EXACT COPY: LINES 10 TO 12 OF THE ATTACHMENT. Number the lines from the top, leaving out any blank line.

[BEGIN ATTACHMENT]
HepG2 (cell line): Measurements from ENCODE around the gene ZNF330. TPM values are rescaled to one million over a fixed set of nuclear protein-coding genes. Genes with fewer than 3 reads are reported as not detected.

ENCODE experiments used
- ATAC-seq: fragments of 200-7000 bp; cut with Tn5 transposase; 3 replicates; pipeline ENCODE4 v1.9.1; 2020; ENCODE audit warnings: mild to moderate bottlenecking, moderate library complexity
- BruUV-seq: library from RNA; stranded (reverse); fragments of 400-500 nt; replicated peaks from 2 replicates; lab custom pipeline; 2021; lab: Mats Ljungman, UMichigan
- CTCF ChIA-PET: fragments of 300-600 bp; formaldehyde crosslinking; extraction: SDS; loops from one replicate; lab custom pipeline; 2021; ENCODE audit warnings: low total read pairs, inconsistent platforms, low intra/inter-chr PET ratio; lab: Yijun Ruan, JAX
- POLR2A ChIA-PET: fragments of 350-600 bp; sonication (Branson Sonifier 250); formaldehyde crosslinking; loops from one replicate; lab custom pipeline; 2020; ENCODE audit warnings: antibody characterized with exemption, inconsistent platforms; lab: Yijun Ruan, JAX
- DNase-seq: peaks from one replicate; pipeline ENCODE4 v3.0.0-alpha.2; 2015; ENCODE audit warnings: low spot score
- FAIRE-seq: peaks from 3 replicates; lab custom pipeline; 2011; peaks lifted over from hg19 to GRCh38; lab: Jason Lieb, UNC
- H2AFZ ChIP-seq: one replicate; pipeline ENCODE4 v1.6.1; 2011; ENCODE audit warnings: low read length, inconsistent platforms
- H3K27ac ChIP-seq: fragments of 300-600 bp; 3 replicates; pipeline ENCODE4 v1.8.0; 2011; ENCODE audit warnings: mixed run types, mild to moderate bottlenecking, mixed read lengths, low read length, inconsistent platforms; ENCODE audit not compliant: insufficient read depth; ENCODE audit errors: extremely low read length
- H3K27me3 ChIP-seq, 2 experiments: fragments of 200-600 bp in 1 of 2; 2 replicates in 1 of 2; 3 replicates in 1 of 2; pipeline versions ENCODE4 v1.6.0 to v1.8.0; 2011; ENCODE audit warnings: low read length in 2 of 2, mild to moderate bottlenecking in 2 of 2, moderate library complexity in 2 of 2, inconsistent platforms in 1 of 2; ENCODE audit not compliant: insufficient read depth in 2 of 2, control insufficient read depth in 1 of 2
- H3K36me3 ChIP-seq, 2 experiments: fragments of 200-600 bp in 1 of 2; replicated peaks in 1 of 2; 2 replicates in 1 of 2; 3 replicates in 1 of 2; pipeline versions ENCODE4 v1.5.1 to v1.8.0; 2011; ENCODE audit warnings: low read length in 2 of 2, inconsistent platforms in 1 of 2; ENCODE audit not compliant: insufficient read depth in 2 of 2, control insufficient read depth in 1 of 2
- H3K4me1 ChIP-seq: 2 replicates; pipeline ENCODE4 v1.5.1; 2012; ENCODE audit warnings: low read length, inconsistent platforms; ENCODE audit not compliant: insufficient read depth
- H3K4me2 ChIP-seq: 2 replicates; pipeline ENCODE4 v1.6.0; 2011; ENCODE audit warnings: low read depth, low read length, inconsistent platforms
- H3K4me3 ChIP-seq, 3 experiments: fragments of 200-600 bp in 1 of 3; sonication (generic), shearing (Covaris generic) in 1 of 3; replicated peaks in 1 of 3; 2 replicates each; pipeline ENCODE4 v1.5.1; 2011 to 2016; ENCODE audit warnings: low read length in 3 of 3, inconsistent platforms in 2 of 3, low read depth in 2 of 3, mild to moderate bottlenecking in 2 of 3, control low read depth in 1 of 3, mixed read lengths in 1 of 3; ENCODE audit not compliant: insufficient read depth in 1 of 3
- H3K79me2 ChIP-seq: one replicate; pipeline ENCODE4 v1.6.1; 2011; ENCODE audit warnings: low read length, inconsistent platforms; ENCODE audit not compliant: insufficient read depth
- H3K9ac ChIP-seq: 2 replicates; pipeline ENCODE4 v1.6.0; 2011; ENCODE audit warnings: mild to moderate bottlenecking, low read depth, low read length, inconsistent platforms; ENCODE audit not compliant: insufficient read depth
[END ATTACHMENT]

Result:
- H3K27ac ChIP-seq: fragments of 300-600 bp; 3 replicates; pipeline ENCODE4 v1.8.0; 2011; ENCODE audit warnings: mixed run types, mild to moderate bottlenecking, mixed read lengths, low read length, inconsistent platforms; ENCODE audit not compliant: insufficient read depth; ENCODE audit errors: extremely low read length
- H3K27me3 ChIP-seq, 2 experiments: fragments of 200-600 bp in 1 of 2; 2 replicates in 1 of 2; 3 replicates in 1 of 2; pipeline versions ENCODE4 v1.6.0 to v1.8.0; 2011; ENCODE audit warnings: low read length in 2 of 2, mild to moderate bottlenecking in 2 of 2, moderate library complexity in 2 of 2, inconsistent platforms in 1 of 2; ENCODE audit not compliant: insufficient read depth in 2 of 2, control insufficient read depth in 1 of 2
- H3K36me3 ChIP-seq, 2 experiments: fragments of 200-600 bp in 1 of 2; replicated peaks in 1 of 2; 2 replicates in 1 of 2; 3 replicates in 1 of 2; pipeline versions ENCODE4 v1.5.1 to v1.8.0; 2011; ENCODE audit warnings: low read length in 2 of 2, inconsistent platforms in 1 of 2; ENCODE audit not compliant: insufficient read depth in 2 of 2, control insufficient read depth in 1 of 2